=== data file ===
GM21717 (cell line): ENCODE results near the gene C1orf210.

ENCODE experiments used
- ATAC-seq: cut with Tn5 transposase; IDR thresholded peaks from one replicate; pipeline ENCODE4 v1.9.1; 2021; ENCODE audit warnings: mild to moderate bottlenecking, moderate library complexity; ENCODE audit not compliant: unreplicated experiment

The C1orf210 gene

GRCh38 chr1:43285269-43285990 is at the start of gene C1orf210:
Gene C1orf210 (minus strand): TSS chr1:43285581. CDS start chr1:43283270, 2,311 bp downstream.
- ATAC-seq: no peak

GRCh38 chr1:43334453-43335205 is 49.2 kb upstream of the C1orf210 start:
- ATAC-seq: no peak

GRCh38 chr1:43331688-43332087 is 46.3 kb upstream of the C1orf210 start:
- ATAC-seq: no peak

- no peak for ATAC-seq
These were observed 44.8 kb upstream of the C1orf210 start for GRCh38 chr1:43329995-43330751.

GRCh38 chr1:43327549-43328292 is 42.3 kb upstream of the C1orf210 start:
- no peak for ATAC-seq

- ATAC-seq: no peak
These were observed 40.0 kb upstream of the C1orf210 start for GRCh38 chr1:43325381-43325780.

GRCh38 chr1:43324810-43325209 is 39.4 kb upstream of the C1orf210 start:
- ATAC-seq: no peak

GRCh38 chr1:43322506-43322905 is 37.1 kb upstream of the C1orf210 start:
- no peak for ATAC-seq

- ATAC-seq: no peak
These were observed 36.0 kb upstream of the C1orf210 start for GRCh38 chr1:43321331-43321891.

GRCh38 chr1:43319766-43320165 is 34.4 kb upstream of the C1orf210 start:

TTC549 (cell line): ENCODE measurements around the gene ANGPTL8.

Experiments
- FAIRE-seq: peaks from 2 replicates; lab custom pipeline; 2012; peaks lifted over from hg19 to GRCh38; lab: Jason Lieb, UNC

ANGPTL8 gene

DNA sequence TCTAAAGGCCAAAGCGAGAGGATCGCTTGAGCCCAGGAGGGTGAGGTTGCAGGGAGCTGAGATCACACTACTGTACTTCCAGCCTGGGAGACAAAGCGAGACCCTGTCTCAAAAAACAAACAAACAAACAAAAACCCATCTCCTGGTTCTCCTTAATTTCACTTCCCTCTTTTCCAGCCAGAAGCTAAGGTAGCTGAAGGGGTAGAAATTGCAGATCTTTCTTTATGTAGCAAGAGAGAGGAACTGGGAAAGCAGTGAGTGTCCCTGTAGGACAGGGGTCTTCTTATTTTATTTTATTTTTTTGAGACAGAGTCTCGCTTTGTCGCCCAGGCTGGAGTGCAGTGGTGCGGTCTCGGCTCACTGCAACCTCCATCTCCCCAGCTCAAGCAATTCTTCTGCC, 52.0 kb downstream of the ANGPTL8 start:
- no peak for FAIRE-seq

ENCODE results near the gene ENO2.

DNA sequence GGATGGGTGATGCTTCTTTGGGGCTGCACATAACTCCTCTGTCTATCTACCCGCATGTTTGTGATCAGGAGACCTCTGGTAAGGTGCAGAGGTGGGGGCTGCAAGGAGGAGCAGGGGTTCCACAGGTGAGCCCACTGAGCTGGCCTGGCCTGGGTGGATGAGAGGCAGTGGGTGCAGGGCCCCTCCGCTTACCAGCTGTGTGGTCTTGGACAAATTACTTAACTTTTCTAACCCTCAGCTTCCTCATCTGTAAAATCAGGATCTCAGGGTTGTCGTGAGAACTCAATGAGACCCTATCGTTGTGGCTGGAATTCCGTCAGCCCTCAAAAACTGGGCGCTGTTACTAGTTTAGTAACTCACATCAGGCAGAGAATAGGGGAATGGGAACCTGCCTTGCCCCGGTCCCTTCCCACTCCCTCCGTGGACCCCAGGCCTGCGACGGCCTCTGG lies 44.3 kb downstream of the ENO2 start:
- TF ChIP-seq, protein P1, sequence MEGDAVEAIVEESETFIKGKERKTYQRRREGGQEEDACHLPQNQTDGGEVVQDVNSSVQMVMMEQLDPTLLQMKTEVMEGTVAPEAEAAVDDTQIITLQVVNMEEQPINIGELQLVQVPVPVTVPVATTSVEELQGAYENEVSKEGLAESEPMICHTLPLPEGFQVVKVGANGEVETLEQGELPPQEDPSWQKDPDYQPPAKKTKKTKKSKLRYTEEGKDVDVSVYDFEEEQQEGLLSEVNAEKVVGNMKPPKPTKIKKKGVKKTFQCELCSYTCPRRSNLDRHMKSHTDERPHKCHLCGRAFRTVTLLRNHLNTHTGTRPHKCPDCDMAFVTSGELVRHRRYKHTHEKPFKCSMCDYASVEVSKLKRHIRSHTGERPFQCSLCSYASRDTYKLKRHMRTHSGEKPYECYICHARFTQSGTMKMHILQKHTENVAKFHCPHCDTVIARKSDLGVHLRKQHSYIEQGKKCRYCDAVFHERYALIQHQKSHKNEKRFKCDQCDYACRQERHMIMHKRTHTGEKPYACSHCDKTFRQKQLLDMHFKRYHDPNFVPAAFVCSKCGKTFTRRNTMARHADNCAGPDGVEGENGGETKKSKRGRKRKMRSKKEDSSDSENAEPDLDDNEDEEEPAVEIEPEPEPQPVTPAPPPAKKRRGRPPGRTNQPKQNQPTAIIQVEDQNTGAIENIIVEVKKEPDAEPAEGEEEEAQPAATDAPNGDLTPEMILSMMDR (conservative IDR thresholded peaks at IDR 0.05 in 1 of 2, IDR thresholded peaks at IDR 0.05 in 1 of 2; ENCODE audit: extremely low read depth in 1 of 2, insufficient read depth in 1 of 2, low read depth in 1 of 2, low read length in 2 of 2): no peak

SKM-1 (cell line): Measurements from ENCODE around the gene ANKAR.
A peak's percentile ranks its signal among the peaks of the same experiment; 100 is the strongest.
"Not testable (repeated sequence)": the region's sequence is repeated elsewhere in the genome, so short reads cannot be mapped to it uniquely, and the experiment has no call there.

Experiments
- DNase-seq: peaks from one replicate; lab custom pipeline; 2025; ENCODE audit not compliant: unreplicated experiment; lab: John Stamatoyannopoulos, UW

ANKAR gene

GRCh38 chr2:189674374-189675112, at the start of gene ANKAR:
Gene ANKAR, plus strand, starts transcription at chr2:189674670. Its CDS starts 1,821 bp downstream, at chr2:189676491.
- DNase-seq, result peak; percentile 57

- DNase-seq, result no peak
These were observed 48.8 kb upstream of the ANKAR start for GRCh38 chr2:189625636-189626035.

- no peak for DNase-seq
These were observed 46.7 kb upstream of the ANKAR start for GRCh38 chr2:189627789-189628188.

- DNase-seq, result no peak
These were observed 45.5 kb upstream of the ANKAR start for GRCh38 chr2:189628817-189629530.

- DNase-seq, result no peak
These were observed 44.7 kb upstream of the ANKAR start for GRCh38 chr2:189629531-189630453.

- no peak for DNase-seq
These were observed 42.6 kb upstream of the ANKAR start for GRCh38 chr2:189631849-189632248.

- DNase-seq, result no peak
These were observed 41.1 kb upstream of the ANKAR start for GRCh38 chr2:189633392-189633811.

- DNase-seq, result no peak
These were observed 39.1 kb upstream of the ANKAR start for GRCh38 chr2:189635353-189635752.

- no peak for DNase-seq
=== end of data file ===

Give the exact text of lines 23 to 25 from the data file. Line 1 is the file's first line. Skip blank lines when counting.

These were observed 36.0 kb upstream of the C1orf210 start for GRCh38 chr1:43321331-43321891.

GRCh38 chr1:43319766-43320165 is 34.4 kb upstream of the C1orf210 start:

TTC549 (cell line): ENCODE measurements around the gene ANGPTL8.